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The “Richard Pryor” Guide for Entrepreneurs

March 31, 2014

Richard PryorIf there is one misconception I see among creative entrepreneurs, it’s that “everybody else” is able to create easily, effortlessly, and quickly, while you are the only one who struggles with getting a product out, finding your voice, and making money.

On one hand, you probably realize that it takes a while, sometimes years, to write a great book, record an amazing album, or produce a mezmorizing live performance. But when you’re in the middle of that creation, it’s easy to look at everybody else and think “those guys didn’t have to struggle like this.”

Lesson #1 – Do What Scares You

Most people know Richard Pryor for his raunchy brand of humor, but his entertainment career didn’t start that way. In the early 1960s, he worked as a singer…

Does this look like the confident man the world came to know later in his career?

Nina Simone once described his performance anxiety during early shows saying that he was so nervous, he shook like he had malaria. When they performed together, she would put her arms around him and rock him like a baby until he calmed down.

Have something that scares you just as much? The solution is to get on that horse, and when you fail, back on it, as quickly as possible. It’s scary as hell. but if you don’t, your fear will only get worse.

Lesson #2 – Destroy Your “Shadow Career”

People change and career plans change. The “right direction” isn’t always clear and it’s common to start down a path, only to discover it doesn’t work for you.

This situation often appears in the form of a “shadow career” and Stephen Pressfield has a great quote on the subject in his book Turning Pro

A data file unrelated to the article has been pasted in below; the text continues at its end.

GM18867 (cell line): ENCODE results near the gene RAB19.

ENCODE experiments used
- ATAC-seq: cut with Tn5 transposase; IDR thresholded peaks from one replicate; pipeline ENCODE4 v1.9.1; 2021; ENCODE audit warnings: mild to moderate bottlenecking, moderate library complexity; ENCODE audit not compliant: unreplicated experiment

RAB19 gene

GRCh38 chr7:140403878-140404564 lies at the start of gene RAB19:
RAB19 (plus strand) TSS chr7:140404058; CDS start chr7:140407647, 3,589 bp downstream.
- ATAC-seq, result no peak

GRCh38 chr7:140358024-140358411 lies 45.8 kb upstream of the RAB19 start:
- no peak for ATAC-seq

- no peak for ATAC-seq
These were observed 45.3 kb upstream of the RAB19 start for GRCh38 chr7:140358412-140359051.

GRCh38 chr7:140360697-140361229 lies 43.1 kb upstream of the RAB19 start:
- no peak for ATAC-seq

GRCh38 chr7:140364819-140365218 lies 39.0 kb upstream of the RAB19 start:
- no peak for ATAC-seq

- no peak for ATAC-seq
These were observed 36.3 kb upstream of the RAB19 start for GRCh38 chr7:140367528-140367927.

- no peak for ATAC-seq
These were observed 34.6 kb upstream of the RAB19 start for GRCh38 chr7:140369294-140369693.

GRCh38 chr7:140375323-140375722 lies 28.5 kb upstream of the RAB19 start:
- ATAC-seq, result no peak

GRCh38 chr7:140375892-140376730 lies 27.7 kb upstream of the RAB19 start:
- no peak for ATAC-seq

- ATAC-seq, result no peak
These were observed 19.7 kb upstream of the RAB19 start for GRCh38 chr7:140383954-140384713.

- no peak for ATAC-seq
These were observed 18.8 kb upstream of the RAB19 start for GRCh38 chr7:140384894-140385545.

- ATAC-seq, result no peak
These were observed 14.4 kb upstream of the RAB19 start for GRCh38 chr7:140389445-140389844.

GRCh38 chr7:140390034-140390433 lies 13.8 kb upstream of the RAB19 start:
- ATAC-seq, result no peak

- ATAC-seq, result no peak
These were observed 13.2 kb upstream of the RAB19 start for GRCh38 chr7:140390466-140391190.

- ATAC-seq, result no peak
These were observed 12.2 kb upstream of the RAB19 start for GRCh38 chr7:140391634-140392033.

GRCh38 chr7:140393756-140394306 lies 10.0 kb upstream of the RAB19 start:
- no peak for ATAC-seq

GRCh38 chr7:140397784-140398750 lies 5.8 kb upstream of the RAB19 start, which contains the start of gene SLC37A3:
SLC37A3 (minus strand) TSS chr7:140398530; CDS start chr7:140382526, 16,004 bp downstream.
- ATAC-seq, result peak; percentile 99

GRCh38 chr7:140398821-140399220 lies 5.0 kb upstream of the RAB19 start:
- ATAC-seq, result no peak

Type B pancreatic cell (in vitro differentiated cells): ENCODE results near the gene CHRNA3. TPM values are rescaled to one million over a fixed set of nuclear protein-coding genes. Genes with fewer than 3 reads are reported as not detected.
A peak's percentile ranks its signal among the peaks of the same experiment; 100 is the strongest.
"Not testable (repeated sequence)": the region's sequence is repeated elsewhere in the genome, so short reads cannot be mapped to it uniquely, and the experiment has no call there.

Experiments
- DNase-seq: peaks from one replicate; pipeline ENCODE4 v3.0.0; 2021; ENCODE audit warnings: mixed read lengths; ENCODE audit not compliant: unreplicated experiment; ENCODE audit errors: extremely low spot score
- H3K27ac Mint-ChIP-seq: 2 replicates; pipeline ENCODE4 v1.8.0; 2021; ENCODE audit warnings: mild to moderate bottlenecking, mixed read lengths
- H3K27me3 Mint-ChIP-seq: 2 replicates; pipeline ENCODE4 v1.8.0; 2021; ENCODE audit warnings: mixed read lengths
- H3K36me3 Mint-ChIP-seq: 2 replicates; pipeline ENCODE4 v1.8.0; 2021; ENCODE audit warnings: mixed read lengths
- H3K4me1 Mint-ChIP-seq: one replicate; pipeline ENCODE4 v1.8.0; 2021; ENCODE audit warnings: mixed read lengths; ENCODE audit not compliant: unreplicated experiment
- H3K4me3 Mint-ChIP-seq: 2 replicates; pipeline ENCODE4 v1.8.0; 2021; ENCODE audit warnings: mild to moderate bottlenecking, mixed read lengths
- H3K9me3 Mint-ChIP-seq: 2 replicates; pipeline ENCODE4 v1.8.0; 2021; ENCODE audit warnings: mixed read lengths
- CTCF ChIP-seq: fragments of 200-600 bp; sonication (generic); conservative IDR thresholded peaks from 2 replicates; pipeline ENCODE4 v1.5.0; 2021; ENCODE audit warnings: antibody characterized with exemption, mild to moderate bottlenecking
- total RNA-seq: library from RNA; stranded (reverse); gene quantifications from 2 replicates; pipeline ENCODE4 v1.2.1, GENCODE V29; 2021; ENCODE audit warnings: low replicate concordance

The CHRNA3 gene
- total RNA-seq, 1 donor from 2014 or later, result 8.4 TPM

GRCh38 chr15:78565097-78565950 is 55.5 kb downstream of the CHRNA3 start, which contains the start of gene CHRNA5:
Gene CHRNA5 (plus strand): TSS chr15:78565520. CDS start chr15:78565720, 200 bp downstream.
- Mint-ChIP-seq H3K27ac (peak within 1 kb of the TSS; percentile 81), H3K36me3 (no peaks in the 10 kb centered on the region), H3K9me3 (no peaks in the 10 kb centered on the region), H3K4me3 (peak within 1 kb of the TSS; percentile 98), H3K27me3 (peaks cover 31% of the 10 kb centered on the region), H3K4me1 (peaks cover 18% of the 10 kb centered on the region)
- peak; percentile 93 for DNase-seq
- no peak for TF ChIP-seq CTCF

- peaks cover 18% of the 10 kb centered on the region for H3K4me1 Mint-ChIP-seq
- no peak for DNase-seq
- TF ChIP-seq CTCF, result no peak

My life used to be a shadow novel. It had plot, characters, sex scenes, action scenes. It had mood, atmosphere, texture. It was scary, it was weird, it was exciting. I had friends who were living out shadow movies, or creating shadow art, or initiating shadow industries. These were our addictions, and we worked them for all they were worth. There was only one problem: none of us was writing a real novel, or painting a real painting, or starting a real business. We were amateurs living in the past or dreaming of the future, while failing utterly to do the work necessary to progress in the present.

One of the reasons I think creative entrepreneurs hide behind “shadow careers,” such as what Richard Pryor did when he was working as a singer — they enable us to participate (sort of) without really risking much.

This makes getting on stage a lot easier.

This makes releasing a book a lot easier.

This makes doing anything that will be potentially criticized easier.

This happened to Richard Pryor. By the late 1960s, he’d dropped his singing act and was working as a Bill Cosby knockoff.

The shadow career isn’t always obvious. Sometimes, like with Richard Pryor’s early comedy, it’s very close to an authentic career. And the success you can have with a shadow career can confuse the situation even more — The Ed Sullivan Show, for example, is a pretty big deal.

But don’t look at things from an outside, extrinsic perspective. How do they feel from the inside?

Onstage in September 1967, Pryor walked on stage before a sold out crowd at the Aladdin Hotel in Las Vegas and asked, “What the fuck am I doing here?”

And that’s when things really took off for him…

Final Thoughts

Two lessons. They’re simple, but not necessarily easy. There is ease to them though.

Creative entrepreneurs get great by keeping at it, taking chances, and learning from what works and doesn’t.

So go do it…

ABOUT THIS SERIES: Every Monday, I analyze the good, bad, and ugly about the marketing behind a common business or famous personality. See other posts in this series here and, if you have a request for something (or someone) you’d like me to analyze for this series, contact me via Twitter.

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